Every so often you have one of those grand days where the sun shines, cool breezes wander though the house, and you get a tax refund. Then you have one of those days where you say something that is spot on and helps someone. That makes a grand day into a great day.
Recently, this column’s constant emphasis on information and knowledge content value through action generated some rewarding feedback from a reader. Without revealing too many details (the project is still underway), an organization reading about actionable information applied that concept to a rather large data warehouse/content management combined project with increased business buy-in and rather splendid results.
There is also increasing mention of “actionable” business intelligence etc. at the trade shows and in vendor marketing material. This is a sure sign of the relevance of an idea. The bottom line is that an aggressive, business process oriented approach to knowledge and information management, when combined with traditional information discipline, will create value.
Of course, after the sunny day and cool breezes, it can get dark and rain. Reality hit home when I was asked, “How can I value information without the big project? We know our information is valuable, but how do we measure it?” Many organizations want to know how to present the potential value of information and knowledge to upper management. They need to do this proactively, i.e., before a data warehouse team is let go to save money or a data administration department is downsized. During a time of expense reductions and minimal IT spending, every IT expenditure is scrutinized, including once untouchable data warehouses or collaborative portals.
There have been volumes written on the intrinsic value of information. At this time in the early 21st century, that is not enough. Intrinsic value, or potential value, has no meaning to beleaguered CEOs. Three results will motivate a CEO more customers, more profit or lower costs. If knowledge projects aren’t being created on of the three aforementioned goodies, hang em. Fortunately for the information or knowledge manager, there is some work being done on valuing information and knowledge, and developing metrics to demonstrate and assess the value of information assets, i.e., hard financial measurement.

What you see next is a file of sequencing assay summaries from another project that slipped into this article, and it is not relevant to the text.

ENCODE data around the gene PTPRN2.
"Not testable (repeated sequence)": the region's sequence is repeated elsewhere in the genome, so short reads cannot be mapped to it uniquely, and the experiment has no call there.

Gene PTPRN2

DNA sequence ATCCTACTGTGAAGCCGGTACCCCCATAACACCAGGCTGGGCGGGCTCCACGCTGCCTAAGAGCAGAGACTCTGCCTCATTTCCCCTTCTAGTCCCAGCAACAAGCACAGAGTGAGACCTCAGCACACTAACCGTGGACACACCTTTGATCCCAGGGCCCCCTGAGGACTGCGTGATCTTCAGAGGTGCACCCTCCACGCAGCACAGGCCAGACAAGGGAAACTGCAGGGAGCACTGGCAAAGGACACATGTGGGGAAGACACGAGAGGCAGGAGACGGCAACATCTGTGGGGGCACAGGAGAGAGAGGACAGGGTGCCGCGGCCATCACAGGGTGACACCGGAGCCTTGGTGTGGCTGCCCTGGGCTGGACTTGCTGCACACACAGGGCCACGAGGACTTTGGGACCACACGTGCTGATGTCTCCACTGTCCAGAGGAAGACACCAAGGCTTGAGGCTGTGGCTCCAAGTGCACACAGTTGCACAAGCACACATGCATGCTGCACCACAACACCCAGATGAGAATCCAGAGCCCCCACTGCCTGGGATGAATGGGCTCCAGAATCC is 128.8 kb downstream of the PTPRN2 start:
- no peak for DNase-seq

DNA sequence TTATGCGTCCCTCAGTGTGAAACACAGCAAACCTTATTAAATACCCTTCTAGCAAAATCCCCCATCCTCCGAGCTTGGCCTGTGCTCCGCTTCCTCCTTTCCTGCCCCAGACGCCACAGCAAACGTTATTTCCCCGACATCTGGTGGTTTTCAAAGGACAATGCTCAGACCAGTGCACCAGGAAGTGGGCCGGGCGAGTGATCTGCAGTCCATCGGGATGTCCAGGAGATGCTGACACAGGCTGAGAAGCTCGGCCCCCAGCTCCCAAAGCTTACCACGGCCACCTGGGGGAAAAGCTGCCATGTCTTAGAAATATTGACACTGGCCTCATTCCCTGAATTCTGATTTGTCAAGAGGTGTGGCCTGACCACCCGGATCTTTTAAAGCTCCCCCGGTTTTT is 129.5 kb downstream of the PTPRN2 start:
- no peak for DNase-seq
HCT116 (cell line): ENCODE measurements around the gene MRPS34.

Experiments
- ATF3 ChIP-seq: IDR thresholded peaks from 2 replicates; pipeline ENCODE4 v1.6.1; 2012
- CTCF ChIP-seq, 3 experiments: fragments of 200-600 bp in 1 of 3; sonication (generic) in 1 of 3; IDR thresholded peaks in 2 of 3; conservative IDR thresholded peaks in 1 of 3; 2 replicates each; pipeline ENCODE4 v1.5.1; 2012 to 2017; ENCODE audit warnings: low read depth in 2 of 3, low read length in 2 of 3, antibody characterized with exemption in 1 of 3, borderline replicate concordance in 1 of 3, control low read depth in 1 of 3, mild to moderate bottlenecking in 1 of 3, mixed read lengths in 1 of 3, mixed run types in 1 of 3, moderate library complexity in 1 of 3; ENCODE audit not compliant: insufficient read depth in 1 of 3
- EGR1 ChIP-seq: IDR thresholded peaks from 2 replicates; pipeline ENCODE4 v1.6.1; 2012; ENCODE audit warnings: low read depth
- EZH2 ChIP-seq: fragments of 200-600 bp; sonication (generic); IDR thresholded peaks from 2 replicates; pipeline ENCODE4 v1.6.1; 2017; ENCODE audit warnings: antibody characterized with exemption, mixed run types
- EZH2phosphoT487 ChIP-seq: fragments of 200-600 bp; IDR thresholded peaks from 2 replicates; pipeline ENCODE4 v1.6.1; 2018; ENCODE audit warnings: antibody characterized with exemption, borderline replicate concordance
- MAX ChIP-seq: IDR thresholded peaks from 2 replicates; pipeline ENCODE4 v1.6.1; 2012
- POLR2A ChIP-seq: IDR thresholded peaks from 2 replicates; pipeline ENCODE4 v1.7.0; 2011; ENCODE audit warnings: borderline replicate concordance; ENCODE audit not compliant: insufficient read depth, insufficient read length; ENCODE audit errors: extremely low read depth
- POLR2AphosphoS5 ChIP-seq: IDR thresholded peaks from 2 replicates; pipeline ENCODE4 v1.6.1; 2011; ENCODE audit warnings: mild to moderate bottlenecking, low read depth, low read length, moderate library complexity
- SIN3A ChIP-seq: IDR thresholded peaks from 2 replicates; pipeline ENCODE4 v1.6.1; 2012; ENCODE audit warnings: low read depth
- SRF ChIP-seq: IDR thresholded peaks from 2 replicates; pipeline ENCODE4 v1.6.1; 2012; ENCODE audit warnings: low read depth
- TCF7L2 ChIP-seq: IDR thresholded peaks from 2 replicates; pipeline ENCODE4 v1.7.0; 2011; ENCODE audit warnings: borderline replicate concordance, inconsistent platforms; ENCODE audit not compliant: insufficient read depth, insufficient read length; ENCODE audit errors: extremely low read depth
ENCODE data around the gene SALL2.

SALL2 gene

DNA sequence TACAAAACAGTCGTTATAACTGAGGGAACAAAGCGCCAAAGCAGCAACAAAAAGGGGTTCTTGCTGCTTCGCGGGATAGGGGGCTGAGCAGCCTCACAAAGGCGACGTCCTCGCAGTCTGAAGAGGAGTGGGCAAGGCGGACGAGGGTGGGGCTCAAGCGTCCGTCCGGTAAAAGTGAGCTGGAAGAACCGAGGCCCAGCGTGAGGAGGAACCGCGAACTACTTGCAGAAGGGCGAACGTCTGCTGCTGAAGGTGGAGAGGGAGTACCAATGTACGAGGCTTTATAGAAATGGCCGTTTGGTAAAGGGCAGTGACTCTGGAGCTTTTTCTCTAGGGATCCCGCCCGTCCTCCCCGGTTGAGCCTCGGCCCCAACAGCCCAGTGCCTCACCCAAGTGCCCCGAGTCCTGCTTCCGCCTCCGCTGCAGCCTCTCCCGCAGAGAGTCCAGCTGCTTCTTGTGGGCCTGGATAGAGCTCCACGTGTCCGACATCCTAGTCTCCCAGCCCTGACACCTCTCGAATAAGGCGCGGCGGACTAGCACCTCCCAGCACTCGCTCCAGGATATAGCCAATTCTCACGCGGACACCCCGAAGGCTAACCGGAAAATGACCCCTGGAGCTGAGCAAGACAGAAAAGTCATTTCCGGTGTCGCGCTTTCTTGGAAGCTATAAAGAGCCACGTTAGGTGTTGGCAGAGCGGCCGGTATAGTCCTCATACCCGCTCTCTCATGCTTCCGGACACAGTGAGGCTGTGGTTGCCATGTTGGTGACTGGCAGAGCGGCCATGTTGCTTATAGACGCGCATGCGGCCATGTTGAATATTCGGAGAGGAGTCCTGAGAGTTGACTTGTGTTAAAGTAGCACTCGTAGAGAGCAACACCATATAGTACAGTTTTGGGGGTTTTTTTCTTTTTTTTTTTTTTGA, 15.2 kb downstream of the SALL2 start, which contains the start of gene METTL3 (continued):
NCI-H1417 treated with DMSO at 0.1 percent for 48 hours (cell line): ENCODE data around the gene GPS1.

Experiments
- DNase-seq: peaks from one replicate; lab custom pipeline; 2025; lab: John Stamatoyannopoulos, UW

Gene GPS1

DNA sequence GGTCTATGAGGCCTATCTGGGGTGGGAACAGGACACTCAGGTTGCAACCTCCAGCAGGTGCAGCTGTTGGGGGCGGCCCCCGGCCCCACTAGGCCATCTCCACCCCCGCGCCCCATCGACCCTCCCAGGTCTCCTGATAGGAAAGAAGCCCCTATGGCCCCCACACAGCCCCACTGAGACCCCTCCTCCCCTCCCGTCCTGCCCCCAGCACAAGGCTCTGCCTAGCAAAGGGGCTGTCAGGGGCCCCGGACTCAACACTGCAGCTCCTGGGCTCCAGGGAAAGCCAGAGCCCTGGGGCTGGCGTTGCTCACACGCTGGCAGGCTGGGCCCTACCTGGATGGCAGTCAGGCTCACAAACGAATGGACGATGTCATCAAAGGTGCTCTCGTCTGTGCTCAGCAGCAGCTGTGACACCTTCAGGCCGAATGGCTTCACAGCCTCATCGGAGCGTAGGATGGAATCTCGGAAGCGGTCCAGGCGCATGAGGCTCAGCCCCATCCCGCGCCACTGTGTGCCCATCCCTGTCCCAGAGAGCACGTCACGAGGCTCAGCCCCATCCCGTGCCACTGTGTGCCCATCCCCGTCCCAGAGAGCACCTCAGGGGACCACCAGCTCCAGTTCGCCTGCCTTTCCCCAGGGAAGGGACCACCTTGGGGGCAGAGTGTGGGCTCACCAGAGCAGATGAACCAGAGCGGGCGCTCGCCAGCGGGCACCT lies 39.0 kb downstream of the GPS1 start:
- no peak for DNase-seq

When you strip aside the abstractions, the financial valuation of information focuses on what portion of the balance sheet or income statement information is reported and how is it calculated. These details require some understanding of financial management concepts; this article will go over the high-level aspects and future articles will delve more deeply.
Since many readers of this column are technicians, some accounting fundamentals need to be reviewed. If your intelligence is insulted, ignore Figure 1. If not, feel free to review the financial statement primer.
Figure 1: Financial Statement Primer
Information on Financial Statements
Balances sheets can be enhanced with information through two approaches. One approach essentially states the way you mange information and the kind of information you have and appears on the balance sheet as asset, but as an intangible asset. The calculations for this are still debated by the accounting types, but a strong case has been made, especially for mergers and acquisitions, that information and other intellectual content appear on the balance sheet.
Similarly, there is a move now to audit information portfolios of organizations and assign a present value, or a value based on an implied interest rate. Calculations weighted by relevance (or latency or whatever else is important at that time) are made against cash flow associated with business process or intellectual content.
Wall Street is defining the equity corner of the information balance sheet at this time. In essence, the Wall Street types are examining how organization mange their data and assigning a point or two to stock valuations. Eventually, this appears on the equity part of the balance sheet. This is indirect, but happening nonetheless.
Income statements are also seeing the affects of information projects but in a more direct fashion. Essentially, the direct benefits of information projects are being calculated from a business perspective. “Better access to data” isn’t making it to first base, let alone allowing a project to get started. Again, particular cash flow and benefits are being associated with the business processes and content then internal rates of return and cash flows are identified. Accountability for income statement changes are assigned and off you go.
There is a new area of information accounting developing that will remove information and knowledge projects from the realm of abstract and fluffy accountability and place it into serious business goals. There is really no intellectual excuse for the data administration of a data-intensive IT department to avoid developing some proactive business cases that depict the value of information in knowledge within an organization.
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